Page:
As your dog’s pregnancy progresses, you may need to adjust her exercise routine to accommodate her changing needs. During the later stages of pregnancy, your dog may tire more easily and require more rest. It’s important to listen to your dog’s body and adjust her activity level accordingly.

In addition, you should avoid exposing your pregnant dog to extreme temperatures, as this can be dangerous for both her and her puppies. On hot days, keep your dog indoors in a cool, air-conditioned space, and on cold days, provide her with a warm, comfortable place to rest.

By following these tips, you can help ensure that your pregnant dog gets the exercise and activity she needs to stay healthy and happy throughout her pregnancy.

Creating a Comfortable Environment

During pregnancy, your dog’s comfort should be a top priority. Creating a comfortable environment for your pregnant dog can help her relax and reduce stress, which is essential for her health and the health of her puppies. Here are some tips for creating a comfortable environment for your pregnant dog.

Preparing a Whelping Area

Before your dog gives birth, you should prepare a whelping area for her. This area should be quiet, secluded, and free from distractions. It should also be large enough for your dog to move around comfortably. You can use a large crate or a small room in your house for this purpose.

Make sure to line the whelping area with soft, comfortable bedding, such as blankets or towels. This will provide a warm and cozy spot for your dog to rest. You should also provide a box or a bed for your dog to give birth in.


Temperature and Bedding

Maintaining the right temperature in the whelping area is crucial for your dog’s comfort. The temperature should be between 68 and 75 degrees Fahrenheit. You can use a heating pad or a heat lamp to maintain the temperature in the whelping area.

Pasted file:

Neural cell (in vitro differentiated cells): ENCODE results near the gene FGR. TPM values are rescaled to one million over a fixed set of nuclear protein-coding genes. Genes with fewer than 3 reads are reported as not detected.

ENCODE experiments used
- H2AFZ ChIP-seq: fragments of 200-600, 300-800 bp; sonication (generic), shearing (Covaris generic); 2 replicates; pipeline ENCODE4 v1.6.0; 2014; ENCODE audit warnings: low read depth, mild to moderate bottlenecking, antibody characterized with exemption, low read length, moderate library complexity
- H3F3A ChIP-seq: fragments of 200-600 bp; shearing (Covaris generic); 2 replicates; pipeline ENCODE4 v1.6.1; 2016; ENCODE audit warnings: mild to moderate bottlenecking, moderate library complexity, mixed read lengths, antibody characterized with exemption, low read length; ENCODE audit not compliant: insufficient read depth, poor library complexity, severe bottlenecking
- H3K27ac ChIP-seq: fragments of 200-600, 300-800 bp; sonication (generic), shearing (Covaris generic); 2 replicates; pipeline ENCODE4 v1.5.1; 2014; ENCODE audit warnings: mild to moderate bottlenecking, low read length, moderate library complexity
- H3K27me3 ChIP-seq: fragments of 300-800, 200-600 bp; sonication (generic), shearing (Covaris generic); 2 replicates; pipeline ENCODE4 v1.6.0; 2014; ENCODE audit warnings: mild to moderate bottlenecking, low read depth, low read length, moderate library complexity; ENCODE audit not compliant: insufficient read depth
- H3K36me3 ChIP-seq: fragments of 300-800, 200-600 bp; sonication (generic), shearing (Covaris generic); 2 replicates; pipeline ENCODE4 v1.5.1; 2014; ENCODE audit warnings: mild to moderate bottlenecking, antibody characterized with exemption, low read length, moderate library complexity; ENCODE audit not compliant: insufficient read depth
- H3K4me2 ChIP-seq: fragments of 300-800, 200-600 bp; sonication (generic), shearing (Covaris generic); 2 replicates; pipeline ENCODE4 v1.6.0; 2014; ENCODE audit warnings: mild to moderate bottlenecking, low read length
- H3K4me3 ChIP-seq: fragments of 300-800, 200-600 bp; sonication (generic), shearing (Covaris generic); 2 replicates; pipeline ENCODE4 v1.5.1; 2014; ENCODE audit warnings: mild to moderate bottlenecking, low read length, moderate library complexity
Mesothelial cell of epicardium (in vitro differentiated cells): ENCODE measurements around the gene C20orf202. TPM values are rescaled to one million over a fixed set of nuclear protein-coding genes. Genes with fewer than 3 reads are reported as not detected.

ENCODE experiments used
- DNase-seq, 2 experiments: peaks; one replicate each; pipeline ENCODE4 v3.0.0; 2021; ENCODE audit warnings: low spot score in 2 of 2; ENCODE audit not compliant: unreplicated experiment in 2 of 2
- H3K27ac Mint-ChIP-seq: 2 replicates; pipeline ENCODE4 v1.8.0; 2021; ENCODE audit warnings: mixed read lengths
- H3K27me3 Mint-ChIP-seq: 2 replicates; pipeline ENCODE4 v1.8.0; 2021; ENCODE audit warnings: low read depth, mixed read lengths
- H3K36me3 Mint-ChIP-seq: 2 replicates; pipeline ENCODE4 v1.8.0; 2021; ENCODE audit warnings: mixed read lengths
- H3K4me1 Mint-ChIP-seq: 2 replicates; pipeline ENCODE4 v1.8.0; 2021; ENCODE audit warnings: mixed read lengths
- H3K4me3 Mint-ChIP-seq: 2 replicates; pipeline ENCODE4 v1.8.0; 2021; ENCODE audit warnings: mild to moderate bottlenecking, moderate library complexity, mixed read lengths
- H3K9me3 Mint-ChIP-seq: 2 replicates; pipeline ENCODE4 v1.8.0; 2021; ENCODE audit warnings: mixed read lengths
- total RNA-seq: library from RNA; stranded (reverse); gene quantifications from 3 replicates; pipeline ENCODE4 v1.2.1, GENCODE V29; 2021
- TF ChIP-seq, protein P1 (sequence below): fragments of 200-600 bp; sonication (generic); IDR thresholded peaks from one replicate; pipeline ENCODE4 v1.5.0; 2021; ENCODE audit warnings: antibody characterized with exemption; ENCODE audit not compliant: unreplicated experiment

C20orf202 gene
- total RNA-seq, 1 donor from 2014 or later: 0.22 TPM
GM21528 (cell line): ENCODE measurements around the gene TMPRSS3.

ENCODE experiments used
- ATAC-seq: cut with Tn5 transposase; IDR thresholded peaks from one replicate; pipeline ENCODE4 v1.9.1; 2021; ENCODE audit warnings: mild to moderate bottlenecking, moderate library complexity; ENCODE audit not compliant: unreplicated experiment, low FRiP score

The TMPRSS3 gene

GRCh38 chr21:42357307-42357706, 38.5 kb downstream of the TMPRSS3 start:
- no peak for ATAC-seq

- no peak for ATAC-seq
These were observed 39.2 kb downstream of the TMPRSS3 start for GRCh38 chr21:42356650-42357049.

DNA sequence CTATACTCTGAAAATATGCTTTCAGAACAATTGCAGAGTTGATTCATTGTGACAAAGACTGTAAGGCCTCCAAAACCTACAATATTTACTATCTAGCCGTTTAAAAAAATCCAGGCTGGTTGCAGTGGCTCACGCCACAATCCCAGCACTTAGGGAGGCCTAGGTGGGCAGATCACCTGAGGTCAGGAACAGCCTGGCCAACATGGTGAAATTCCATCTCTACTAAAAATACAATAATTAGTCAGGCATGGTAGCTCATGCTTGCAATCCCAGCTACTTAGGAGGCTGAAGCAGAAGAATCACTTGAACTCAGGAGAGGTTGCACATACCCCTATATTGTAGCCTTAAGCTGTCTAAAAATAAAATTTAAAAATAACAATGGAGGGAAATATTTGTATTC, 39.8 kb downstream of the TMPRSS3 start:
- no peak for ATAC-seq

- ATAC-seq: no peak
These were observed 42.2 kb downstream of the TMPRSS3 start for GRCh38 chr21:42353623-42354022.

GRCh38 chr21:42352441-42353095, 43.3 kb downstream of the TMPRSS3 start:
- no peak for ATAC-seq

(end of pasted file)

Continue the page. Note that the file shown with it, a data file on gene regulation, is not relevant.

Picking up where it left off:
Additionally, you should provide your dog with plenty of clean, fresh water and food. You can switch to a high-quality puppy food during the 5th or 6th week of pregnancy to meet her nutritional demands. You should also increase the amount that you feed your dog by 20-25%.

In conclusion, creating a comfortable environment for your pregnant dog is essential for her well-being and the health of her puppies. By preparing a whelping area and maintaining the right temperature and bedding, you can help your dog relax and reduce stress during pregnancy.

Monitoring Health and Behavior

As a responsible dog owner, monitoring your pregnant dog’s health and behavior is crucial to ensure the well-being of both the mother and her puppies. Here are some things you should keep in mind:

Regular Veterinary Visits

Regular check-ups with a veterinarian are essential during your dog’s pregnancy. Your vet can monitor your dog’s health, provide guidance on nutrition, and detect any potential problems early on. It is recommended to schedule a vet visit at least once a month during the first two trimesters, and then every two weeks during the final trimester.

During these visits, your vet will perform a physical exam, check your dog’s weight, and monitor her bloodwork. They may also recommend additional diagnostic tests, such as an ultrasound or X-ray, to monitor the puppies’ growth and development.

Recognizing Emergency Signs

It is important to be able to identify signs of complications or problems during your dog’s pregnancy. If you notice any of the following signs, seek veterinary care immediately:

  • Vaginal bleeding
  • Abnormal discharge
  • Loss of appetite
  • Lethargy or weakness
  • Difficulty breathing
  • Seizures or convulsions

In addition to these emergency signs, you should also be aware of any changes in your dog’s behavior. Keep an eye out for nesting behavior, increased irritability, or a decrease in activity level. These changes could indicate that your dog is getting ready to give birth, and you should prepare accordingly.